KC Royals Midweek Musings: No labor disputes…for now

(Photo by Mitchell Layton/Getty Images)
(Photo by Mitchell Layton/Getty Images) /
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This week’s KC Royals Midweek Musings discusses the (temporary) lull in baseball’s labor disputes, change coming to baseball in Korea, the continuing saga of a KC pitcher, and other odds and ends.

Some KC Royals musings while anxiously awaiting baseball’s belated Opening Day:

No labor fights…for now. Baseball’s most recent labor disputes have at long last ended. But the conclusion of labor-management hostilities is, unfortunately, just the calm before the storm.

The current Collective Bargaining Agreement, the comprehensive compendium of all accords, large and small, controlling the terms and conditions of player employment, expires December 1, 2021. Eighteen months may seem sufficient for the clubs and players to hammer out a new deal, but these are parties who’ve rarely operated expeditiously or efficiently in matters of contract.

And the fact their most recent negotiations were so acrimonious won’t help. Bad feelings on both sides are sure to carry over when the clubs and union get back to the bargaining table.

The main issues of contention will be difficult to resolve. Simply put, the players want a path to more money and the clubs want to minimize increases in the players’ take.

The players, for example, don’t like the current luxury tax, which they see as functioning, at least in part, as a form of a salary cap. Caps have always been anathema to the union and that’s not likely to change. The players may find an ally or two (maybe more) among owners, many of whom don’t particularly like the tax and work hard to avoid its consequences.

The union is also highly suspicious of free agency, which has worked in the last few years for only a handful of the most premium players, and against deserving, but less stellar, free agents (example: Mike Moustakas). Expect the union to bargain hard for some type of reform.

Service time manipulation, which the players clearly perceive exists to their detriment, will also be a union target. Service time tinkering’s negative impact is greatest for high-performing players, so there may be room for some accommodation.

The union will assuredly pursue restrictions on tanking.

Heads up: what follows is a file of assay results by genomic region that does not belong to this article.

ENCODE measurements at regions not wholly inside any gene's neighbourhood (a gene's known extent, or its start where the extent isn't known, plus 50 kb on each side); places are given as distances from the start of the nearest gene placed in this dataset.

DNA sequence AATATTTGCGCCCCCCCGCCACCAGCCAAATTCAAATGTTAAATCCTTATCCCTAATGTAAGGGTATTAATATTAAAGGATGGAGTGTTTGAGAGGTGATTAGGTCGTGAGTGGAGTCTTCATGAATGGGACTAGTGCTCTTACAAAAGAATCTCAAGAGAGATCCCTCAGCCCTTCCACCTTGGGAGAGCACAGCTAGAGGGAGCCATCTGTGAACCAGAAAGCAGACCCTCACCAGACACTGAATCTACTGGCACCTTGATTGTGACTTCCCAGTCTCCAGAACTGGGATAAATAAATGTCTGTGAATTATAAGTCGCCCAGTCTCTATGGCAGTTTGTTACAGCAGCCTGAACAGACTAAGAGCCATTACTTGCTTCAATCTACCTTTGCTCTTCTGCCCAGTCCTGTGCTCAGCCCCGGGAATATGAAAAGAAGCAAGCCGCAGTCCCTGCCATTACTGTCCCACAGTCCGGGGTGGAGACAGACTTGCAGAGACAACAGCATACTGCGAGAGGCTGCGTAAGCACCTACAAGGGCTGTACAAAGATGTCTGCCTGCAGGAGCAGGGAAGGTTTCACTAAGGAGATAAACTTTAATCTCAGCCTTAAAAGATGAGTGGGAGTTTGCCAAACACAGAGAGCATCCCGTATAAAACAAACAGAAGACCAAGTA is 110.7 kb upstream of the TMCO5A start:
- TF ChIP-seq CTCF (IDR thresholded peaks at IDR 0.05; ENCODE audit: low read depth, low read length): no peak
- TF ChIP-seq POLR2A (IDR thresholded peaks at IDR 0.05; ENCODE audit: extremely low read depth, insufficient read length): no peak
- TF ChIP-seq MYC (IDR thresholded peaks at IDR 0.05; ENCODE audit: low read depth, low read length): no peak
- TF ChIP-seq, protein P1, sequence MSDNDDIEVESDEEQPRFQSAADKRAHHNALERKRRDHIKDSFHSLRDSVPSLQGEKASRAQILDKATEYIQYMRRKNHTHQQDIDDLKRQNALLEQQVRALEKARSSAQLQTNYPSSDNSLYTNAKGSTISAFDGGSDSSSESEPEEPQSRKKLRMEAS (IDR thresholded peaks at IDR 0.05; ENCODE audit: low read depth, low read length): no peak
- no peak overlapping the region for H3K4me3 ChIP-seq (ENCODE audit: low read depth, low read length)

Unfortunately, labor negotiations often don’t start until it’s too late. Hopefully, the clubs and union will get together well in advance of the CBA’s expiration and forge a deal. If they don’t, prospects for a strike or lockout will be high.

Korean baseball to welcome fans.  If all goes according to plan and the government of South Korea approves, it looks like the Korean Baseball Organization will soon open its gates to spectators. The KBO started its pandemic-delayed season in early May without fans but is finalizing procedures to admit them for the first time in 2020.

MLB should pay close attention to how the KBO started its season, how it’s maintained it without interruption, and how it manages fans.

Ex-Royals in Korea and Japan.  Speaking of the KBO, former KC Royals pitcher Aaron Brooks continues pitching well for the Kia Tigers. In 10 games, Brooks is 3-3 with a 2.51 ERA and 1.13 WHIP.

Ben Lively, another former KC hurler, was injured a few weeks ago and hasn’t pitched recently.

As discussed here last week, Alcides Escobar and Nori Aoki both play for Japan’s Tokyo Yakult Swallows. They’ve each played nine games; Aoki is batting .286 with a home run and four RBIs and Escobar is at .207 with three RBIs.

Eric Skoglund.  The saga of Eric Skoglund continues. The pitcher whose two best KC appearances are also his only two big league wins in three seasons found himself DFA’d after COVID-19 halted spring training, but before MLB froze big league rosters. Anyone who presumed that meant his end as a Royal was mistaken.

The roster freeze was lifted a few days ago and the club outrighted Skoglund to its Tripe A Omaha affiliate (he had to clear waivers first). He didn’t make the 60-man Player Pool; considering Tuesday’s cancellation of 2020 minor league baseball, he’ll presumably be on his own until spring training rolls around next year.

A good KC future was difficult to project for Skoglund, a once-vaunted hurler whose time with the club seemed short just a few months ago. Now, he seems to have been reprieved, but the reasons why are a mystery.

Simulation update.  With real, live baseball set to resume in late July, it’s unknown whether baseball-reference.com will continue the Out of the Park Baseball 21-based 2020 season simulation it’s been conducting. If the site elects to discontinue the sim, the end can’t come too soon for the virtual KC Royals.

The club’s skid continues–the Royals now have last place in the AL Central all to themselves and are 31-55, 26 games behind first place Cleveland.

Ryan O’Hearn and Jorge Soler top the team in home runs with 11 apiece and Brett Phillips and Adalberto Mondesi have 10. Whit Merrifield‘s .315 average leads the club; Nicky Lopez is closest among the regulars at .269.

Jorge Lopez still leads the pitchers with six wins and Danny Duffy has four to go with a team-leading nine losses. Ian Kennedy has 11 saves.

Joining the Indians as division leaders are the Yankees, A’s, Cardinals, and Dodgers, while the Braves and Nationals are tied in the NL East.

The sim is updated every day around noon.

Next. Royals have faith in Seuly Matias. dark

That’s it for this week. We’ll be back next week with more KC Royals Midweek Musings. Until then, stay safe and healthy.

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